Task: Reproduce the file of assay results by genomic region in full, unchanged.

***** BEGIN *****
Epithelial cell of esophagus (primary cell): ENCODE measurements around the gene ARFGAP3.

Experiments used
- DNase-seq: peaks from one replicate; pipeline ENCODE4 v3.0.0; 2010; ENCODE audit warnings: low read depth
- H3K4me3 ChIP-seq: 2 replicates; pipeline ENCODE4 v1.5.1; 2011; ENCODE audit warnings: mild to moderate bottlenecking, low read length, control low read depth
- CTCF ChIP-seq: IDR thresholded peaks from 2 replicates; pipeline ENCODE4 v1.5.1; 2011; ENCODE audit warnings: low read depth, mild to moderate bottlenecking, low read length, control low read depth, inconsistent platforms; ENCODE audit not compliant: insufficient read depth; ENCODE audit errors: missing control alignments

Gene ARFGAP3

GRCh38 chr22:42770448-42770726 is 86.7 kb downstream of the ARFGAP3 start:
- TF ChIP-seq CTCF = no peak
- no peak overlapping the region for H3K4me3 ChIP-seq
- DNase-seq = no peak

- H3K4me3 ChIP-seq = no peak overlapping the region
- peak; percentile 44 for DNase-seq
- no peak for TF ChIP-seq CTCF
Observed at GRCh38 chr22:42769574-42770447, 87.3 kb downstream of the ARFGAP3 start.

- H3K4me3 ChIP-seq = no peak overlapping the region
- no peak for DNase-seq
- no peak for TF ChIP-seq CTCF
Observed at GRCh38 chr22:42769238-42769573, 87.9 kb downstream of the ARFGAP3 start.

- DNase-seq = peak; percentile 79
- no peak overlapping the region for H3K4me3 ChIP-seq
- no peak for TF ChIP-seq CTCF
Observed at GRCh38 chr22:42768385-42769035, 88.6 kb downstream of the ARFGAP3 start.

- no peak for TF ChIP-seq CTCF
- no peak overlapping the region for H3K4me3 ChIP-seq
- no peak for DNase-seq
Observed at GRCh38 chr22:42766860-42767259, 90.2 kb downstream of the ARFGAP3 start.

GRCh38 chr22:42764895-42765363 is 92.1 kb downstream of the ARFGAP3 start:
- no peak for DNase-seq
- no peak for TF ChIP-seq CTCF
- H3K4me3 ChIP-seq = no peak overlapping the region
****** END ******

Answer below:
Epithelial cell of esophagus (primary cell): ENCODE measurements around the gene ARFGAP3.

Experiments used
- DNase-seq: peaks from one replicate; pipeline ENCODE4 v3.0.0; 2010; ENCODE audit warnings: low read depth
- H3K4me3 ChIP-seq: 2 replicates; pipeline ENCODE4 v1.5.1; 2011; ENCODE audit warnings: mild to moderate bottlenecking, low read length, control low read depth
- CTCF ChIP-seq: IDR thresholded peaks from 2 replicates; pipeline ENCODE4 v1.5.1; 2011; ENCODE audit warnings: low read depth, mild to moderate bottlenecking, low read length, control low read depth, inconsistent platforms; ENCODE audit not compliant: insufficient read depth; ENCODE audit errors: missing control alignments

Gene ARFGAP3

GRCh38 chr22:42770448-42770726 is 86.7 kb downstream of the ARFGAP3 start:
- TF ChIP-seq CTCF = no peak
- no peak overlapping the region for H3K4me3 ChIP-seq
- DNase-seq = no peak

- H3K4me3 ChIP-seq = no peak overlapping the region
- peak; percentile 44 for DNase-seq
- no peak for TF ChIP-seq CTCF
Observed at GRCh38 chr22:42769574-42770447, 87.3 kb downstream of the ARFGAP3 start.

- H3K4me3 ChIP-seq = no peak overlapping the region
- no peak for DNase-seq
- no peak for TF ChIP-seq CTCF
Observed at GRCh38 chr22:42769238-42769573, 87.9 kb downstream of the ARFGAP3 start.

- DNase-seq = peak; percentile 79
- no peak overlapping the region for H3K4me3 ChIP-seq
- no peak for TF ChIP-seq CTCF
Observed at GRCh38 chr22:42768385-42769035, 88.6 kb downstream of the ARFGAP3 start.

- no peak for TF ChIP-seq CTCF
- no peak overlapping the region for H3K4me3 ChIP-seq
- no peak for DNase-seq
Observed at GRCh38 chr22:42766860-42767259, 90.2 kb downstream of the ARFGAP3 start.

GRCh38 chr22:42764895-42765363 is 92.1 kb downstream of the ARFGAP3 start:
- no peak for DNase-seq
- no peak for TF ChIP-seq CTCF
- H3K4me3 ChIP-seq = no peak overlapping the region